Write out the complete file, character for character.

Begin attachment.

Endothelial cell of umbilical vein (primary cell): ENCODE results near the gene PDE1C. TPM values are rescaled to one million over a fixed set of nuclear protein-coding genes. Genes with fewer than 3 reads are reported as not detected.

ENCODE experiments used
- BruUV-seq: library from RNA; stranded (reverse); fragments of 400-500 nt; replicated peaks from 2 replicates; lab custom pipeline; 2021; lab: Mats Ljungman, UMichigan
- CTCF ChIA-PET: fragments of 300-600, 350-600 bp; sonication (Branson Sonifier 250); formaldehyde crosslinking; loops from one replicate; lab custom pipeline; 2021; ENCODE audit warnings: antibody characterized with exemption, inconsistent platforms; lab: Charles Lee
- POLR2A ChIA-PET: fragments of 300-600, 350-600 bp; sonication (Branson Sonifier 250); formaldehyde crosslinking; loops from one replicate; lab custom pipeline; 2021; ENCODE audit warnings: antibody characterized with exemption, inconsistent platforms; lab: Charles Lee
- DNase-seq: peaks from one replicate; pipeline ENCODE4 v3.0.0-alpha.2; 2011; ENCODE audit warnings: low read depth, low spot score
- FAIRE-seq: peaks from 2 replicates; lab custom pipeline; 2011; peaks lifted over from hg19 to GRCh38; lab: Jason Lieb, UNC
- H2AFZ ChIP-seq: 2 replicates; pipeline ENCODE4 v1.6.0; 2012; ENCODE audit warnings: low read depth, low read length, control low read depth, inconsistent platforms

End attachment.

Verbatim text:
Endothelial cell of umbilical vein (primary cell): ENCODE results near the gene PDE1C. TPM values are rescaled to one million over a fixed set of nuclear protein-coding genes. Genes with fewer than 3 reads are reported as not detected.

ENCODE experiments used
- BruUV-seq: library from RNA; stranded (reverse); fragments of 400-500 nt; replicated peaks from 2 replicates; lab custom pipeline; 2021; lab: Mats Ljungman, UMichigan
- CTCF ChIA-PET: fragments of 300-600, 350-600 bp; sonication (Branson Sonifier 250); formaldehyde crosslinking; loops from one replicate; lab custom pipeline; 2021; ENCODE audit warnings: antibody characterized with exemption, inconsistent platforms; lab: Charles Lee
- POLR2A ChIA-PET: fragments of 300-600, 350-600 bp; sonication (Branson Sonifier 250); formaldehyde crosslinking; loops from one replicate; lab custom pipeline; 2021; ENCODE audit warnings: antibody characterized with exemption, inconsistent platforms; lab: Charles Lee
- DNase-seq: peaks from one replicate; pipeline ENCODE4 v3.0.0-alpha.2; 2011; ENCODE audit warnings: low read depth, low spot score
- FAIRE-seq: peaks from 2 replicates; lab custom pipeline; 2011; peaks lifted over from hg19 to GRCh38; lab: Jason Lieb, UNC
- H2AFZ ChIP-seq: 2 replicates; pipeline ENCODE4 v1.6.0; 2012; ENCODE audit warnings: low read depth, low read length, control low read depth, inconsistent platforms